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A Year in the Death of RBG

By October 4, 2021February 22nd, 2024Women's Rights

We lost her a year ago.

Justice Ruth Bader Ginsburg, icon, soft spoken ballbuster, and the Supreme Court’s most ardent protector of women’s rights for 27 years, was hastily replaced by Trump-appointee Amy Coney Barrett days before the 2020 election.

October 4th marks the 28th anniversary of Ginsburg’s appointment as the second woman justice confirmed (96-3) to the Supreme Court in 1993. Her dying wish was that her seat remain empty until a different president sat in the Oval Office. That wish dishonored, Supreme Court conservatives now outnumber liberals 5-3 with Chief Justice John Roberts’ vote unable to even the score.

RBG’s departure left a swath of landmark cases in the lurch. Viewing some of them brought during Coney Barrett’s first year, we get an idea of the latter’s positioning:

  • Affordable healthcare (upheld)
  • Environmental safety (ruled against Sierra Club’s request for government docs)
  • LGBTQ discrimination (upheld PA foster agency’s right to discriminate)
  • Covid (upheld Indiana University’s vaccine mandate)
  • Advertising ethics (upheld dark donor anonymity)
  • Abortion rights (silent on Texas ban, allowing passage)

Re: abortion rights. The jury is out on Amy Coney Barrett, who thus far has been presented no active litmus test. She is a conservative Catholic who believes life begins at conception but has emphasized: “Judges are not policymakers, and they must be resolute in setting aside any policy views they might hold.” She has also said she does not consider Roe a super-precedent, aka irreversible, not that she necessarily thinks it should be overruled.

RBG anticipated Roe’s 2021 dilemma from afar. She favored the 1973 outcome but disagreed with the architecture because its narrow focus left the rule susceptible to eventual chiseling. She was outspoken in her argument that Roe narrowly centered on a pregnant woman’s constitutional right to privacy—this allowing her “to choose to have an abortion without excessive government restriction.”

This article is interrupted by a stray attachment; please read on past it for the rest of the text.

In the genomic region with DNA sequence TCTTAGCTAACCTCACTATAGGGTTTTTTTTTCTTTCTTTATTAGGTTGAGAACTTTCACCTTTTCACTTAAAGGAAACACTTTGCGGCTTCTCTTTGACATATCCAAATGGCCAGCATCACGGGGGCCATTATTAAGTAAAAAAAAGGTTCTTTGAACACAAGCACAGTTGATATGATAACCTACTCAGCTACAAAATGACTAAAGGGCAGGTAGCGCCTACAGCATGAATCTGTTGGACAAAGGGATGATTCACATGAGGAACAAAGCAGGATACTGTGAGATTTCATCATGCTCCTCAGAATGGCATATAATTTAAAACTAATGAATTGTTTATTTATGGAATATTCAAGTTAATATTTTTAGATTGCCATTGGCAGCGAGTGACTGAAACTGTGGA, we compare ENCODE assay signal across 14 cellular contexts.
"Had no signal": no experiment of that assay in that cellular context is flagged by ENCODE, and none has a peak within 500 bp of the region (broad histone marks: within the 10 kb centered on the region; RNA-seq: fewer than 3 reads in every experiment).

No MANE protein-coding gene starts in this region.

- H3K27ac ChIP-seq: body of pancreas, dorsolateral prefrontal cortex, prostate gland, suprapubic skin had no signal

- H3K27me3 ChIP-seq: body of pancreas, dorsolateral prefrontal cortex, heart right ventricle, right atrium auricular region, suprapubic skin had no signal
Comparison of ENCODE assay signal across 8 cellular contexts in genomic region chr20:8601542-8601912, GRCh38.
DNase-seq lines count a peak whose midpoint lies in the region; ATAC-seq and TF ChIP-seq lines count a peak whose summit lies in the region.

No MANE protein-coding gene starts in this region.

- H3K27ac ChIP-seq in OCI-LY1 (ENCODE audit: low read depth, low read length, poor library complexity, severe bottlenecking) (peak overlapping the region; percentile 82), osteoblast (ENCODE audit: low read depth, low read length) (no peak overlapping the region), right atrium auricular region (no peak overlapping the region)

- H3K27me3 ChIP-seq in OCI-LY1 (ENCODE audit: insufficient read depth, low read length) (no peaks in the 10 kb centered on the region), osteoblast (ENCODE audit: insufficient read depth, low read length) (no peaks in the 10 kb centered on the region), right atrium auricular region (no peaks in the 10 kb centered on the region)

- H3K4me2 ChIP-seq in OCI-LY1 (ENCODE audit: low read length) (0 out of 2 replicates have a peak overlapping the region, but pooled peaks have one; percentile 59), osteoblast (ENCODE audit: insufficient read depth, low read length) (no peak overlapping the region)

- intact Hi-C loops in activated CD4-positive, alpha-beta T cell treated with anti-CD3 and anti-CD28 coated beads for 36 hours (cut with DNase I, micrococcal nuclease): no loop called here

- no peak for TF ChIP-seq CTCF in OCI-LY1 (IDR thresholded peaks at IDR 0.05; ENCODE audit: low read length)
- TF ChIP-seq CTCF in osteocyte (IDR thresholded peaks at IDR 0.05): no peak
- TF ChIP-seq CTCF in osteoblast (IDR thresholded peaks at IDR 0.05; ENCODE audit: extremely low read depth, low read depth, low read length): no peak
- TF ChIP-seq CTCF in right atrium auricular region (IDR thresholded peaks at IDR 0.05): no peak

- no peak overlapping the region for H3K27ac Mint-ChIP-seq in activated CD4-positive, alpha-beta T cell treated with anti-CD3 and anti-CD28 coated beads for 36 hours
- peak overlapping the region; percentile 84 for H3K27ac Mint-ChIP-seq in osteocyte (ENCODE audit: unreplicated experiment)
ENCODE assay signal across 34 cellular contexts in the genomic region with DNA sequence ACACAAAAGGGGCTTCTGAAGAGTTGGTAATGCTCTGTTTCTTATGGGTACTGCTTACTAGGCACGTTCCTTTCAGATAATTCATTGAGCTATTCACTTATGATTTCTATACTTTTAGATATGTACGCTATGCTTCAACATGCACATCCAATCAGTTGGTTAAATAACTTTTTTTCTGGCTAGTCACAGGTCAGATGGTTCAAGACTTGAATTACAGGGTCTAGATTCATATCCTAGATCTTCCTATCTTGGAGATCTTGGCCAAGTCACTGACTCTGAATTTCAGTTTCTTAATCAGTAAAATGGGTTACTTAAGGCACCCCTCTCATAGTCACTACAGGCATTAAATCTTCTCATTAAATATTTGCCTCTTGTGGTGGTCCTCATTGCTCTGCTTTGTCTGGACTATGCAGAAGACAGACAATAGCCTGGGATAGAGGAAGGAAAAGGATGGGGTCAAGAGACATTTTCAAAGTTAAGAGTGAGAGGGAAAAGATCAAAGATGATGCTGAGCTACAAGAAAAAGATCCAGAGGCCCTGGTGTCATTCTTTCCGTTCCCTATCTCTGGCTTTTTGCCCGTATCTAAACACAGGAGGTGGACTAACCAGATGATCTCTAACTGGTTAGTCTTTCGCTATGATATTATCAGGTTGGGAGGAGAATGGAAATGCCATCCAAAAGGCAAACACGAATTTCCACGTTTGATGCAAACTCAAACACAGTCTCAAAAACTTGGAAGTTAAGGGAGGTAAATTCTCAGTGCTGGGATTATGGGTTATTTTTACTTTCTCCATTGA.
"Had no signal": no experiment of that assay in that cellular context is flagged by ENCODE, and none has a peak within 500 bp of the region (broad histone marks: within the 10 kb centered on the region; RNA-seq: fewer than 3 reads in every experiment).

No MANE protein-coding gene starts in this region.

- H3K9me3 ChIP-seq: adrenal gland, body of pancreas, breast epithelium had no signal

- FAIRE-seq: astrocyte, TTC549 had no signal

But Roe also ruled the right to choose was not absolute. “Excessive restriction” was left for states to interpret. Roe v. Wade reshaped American politics, dividing the country into pro-choice and pro-life blocs, spurring grassroots movements on both sides.

Regulated liberty is an oxymoron. Ginsburg argued that abortion access should be federally legalized not to protect privacy—but as the absolute federal recognition of gender equality under the Constitution.

“Abortion prohibition by the State… controls women,” she told senators during her confirmation hearing. “It is essential to woman’s equality with man that she be the decisionmaker, that her choice be controlling. If you impose restraints that impede her choice, you are disadvantaging her because of her sex.”

Energized by this court’s passivity, Texas governor Greg Abbott on September 1, 2021, enacted the country’s most restrictive abortion ban, outlawing an embryo’s medical termination after fetal heartbeat is detected, as early as six weeks. But Texas abortion law also dictates an embryo must be properly planted in the uterus before clinically aborting, a condition best determined by fetal heartbeat, as early as six weeks. Math for Dummies?

To circumvent future court opposition and other legal hurdles, the Texas ruling further deputized private citizens to inform on violators—not government law enforcement.

So much for privacy.

On December 1, this Supreme Court will hear Dobbs v. Jackson Women’s Health Organization, a Mississippi abortion case asking conservative justices to overturn Roe v. Wade, which is now vulnerable after 50 years of established precedent for exactly the reasons Ruth Ginsburg predicted. According to CNN, the case is the “most important set of abortion-related oral arguments the court has heard since 1992.”

Dobbs comes just as states across the country, galvanized by a conservative SCOTUS majority and RBG’s replacement with polar opposite Justice Amy Coney Barrett, are passing more prohibitive abortion regulations with growing momentum. Pro-lifers are aiming to whittle constitutional rights established in Roe, 1973, again affirmed in 1992 when the court delivered Planned Parenthood vs. Casey.”

Katha Pollitt writes in The Nation, “If Roe v. Wade is overturned, the future will be worse than the past. When abortion was illegal [then], there was no organized, aggressive antiabortion movement with a wing of violent fanatics.”

Barrett insists she will be an impartial justice. Meanwhile, RBG is stirring in her grave.